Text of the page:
Sunday, July 27, 2014

Sunday Sludge: Bridegeist


So that digital age of music is waning, eh? Whatever trends these assholes come up with, upward or downward, I'm likely to hunch back and observe before making encompassing statements about the industry. Vinyl is expensive and cumbersome, compact discs have a short shelf life (get 'em outta your car, dumbfuck), mp3's and their compression are compromising quality. I have my own take: digital files are great for sharing, and for an undiscovered band to send me a link or download not only saves them money, it also makes it portable and convenient.

But my biggest reservation with digital music is the lost romance, the impersonal and cold click of a link over the "sssfffttt" of removing a new (or beaten) record from its crisp (or dog-eared) jacket. Music doesn't need to be as one-dimensional as strapping on headphones and walking to school. I need to know what these artists are about, I need to spread open the gatefold and scan the artwork, and sometimes I simply WANT visual movement to parallel a band's best riffs and progressions. Fuck it, blame MTV.

Welcome Wichita's Bridegeist, a psychedelic sludge-doom trio of seasoned heavy hitters specializing not only in devastating audio atmospherics, but also incorporating that oft-neglected visual element. Promising a debut 10" by October's dawn, the band's meld of the ethereal with the staggering is unique and promising. Add Ian Stewart's trippy, warbled visual accompaniments and Bridegeist make their case as the next act you can't miss.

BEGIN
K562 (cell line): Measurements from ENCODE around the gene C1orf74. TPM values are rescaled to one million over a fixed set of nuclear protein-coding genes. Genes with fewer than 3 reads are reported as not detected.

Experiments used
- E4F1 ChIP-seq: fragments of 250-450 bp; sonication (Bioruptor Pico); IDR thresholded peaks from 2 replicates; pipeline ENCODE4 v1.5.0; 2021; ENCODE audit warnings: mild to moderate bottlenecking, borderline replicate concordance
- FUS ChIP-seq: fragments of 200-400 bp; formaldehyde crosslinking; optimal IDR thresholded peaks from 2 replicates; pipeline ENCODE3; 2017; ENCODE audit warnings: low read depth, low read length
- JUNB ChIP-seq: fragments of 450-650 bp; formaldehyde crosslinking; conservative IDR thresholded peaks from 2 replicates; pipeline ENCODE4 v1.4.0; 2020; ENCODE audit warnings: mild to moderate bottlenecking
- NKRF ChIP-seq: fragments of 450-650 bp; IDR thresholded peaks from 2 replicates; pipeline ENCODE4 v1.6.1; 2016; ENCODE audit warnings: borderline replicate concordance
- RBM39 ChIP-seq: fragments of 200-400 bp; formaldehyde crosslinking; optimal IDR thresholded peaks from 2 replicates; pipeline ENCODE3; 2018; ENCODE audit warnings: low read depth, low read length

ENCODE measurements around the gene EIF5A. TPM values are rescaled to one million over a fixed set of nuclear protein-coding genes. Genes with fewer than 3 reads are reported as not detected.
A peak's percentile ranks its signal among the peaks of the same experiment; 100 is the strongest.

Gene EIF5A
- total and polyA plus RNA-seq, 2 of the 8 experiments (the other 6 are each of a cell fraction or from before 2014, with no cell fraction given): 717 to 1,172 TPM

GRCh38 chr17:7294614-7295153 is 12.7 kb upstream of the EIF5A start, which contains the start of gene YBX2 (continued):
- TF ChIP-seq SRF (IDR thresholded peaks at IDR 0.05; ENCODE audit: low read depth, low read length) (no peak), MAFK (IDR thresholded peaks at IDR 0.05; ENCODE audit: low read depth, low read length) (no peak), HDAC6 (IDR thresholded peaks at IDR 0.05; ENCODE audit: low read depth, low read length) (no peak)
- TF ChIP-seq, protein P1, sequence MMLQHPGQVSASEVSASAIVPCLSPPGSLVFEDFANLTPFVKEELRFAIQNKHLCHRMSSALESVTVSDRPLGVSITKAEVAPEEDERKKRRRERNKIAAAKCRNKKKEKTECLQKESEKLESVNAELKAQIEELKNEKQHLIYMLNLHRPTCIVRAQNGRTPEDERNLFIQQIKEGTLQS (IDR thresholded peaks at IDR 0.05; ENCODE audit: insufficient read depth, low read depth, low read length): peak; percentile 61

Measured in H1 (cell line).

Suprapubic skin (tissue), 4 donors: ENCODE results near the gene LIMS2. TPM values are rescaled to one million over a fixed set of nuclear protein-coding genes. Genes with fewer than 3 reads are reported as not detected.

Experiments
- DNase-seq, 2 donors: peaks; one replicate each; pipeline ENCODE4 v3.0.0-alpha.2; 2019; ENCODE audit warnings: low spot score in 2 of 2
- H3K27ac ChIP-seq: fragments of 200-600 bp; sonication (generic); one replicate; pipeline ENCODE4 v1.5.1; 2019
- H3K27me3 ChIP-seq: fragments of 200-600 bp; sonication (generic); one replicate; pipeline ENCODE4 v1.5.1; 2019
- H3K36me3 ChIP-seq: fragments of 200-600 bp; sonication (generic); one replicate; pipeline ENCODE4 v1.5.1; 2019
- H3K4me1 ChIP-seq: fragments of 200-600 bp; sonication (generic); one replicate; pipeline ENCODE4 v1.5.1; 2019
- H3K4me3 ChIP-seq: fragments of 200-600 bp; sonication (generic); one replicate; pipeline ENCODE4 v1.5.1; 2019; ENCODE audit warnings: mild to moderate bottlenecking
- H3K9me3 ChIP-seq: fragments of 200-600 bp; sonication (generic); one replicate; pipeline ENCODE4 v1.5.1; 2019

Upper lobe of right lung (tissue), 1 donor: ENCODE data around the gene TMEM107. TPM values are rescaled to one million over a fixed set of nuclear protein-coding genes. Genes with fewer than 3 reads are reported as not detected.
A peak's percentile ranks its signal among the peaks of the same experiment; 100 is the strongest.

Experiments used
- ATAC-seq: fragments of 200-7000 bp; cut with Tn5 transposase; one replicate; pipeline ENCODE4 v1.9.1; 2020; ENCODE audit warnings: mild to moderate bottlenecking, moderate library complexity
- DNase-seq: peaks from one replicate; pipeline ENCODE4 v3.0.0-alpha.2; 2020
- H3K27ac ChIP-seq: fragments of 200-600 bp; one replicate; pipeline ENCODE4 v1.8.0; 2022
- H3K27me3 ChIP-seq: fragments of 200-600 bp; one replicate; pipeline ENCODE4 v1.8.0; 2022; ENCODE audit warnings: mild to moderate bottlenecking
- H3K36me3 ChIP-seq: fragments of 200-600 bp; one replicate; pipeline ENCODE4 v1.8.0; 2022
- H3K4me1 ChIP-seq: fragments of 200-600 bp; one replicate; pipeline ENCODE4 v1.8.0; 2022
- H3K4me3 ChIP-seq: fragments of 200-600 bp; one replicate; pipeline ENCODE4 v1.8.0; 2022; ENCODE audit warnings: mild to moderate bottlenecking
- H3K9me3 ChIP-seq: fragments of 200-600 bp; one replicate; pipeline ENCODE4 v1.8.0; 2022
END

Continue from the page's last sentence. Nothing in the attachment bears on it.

Though the slow-smoked Wolves At Dusk offers no visual sidecar, it's no less worthy of attention. Resonating on goddamn electric riff-clouds and coated in peeling fuzz, you'll numb second-handedly just from the track's drippings. Hand-wrought woodshed guitars have trampled the cautious drums, but this rhythm section also has a severe case of Stockholm Syndrome. From every corner, Bridegeist trim fat in slow-motion and lace up with eerie psychedelia, glazing your throat with cosmic whispers among the sludge. The deliciously slow and sticky course meets its fallen bridge with split neuroses via swirling guitar licks, guiding this towering heaviness from overpass mischief toward red-rocket atmospheric ambition. You'll be weak at the knees succumbing to these wolves, friend.

But the looped, echoed warbles are made all the more haunting by Fellini-esque Sex-'N-Satan projections, full realizations of the profane. Storms of static are guided by waves and bursts of strange light. Cavernous whispers are all the more enticing paired with swinging hips. Short of dangling contortionists from rusty chandeliers, Bridegeist offer a full spread of visual stimulation commonly absent from bands' live shows.

For a band dipping their toes in the teeming, fly-laden sludge/doom abyss, Bridegeist have found more than one way to set apart themselves. If their upcoming release offers as much gut-rotted heaviness as Wolves At Dusk, we'll all have a reason to flush our expired prescriptions. Whatever images the sounds evoke in our minds certainly won't hold a black candle to Ian Stewart's live projections, however. You never thought a road trip to Wichita was in your future. Well...


For fans of: Ufomammut, Bongripper, Neurosis
Pair with: RuinTen IPA, Stone Brewing Co.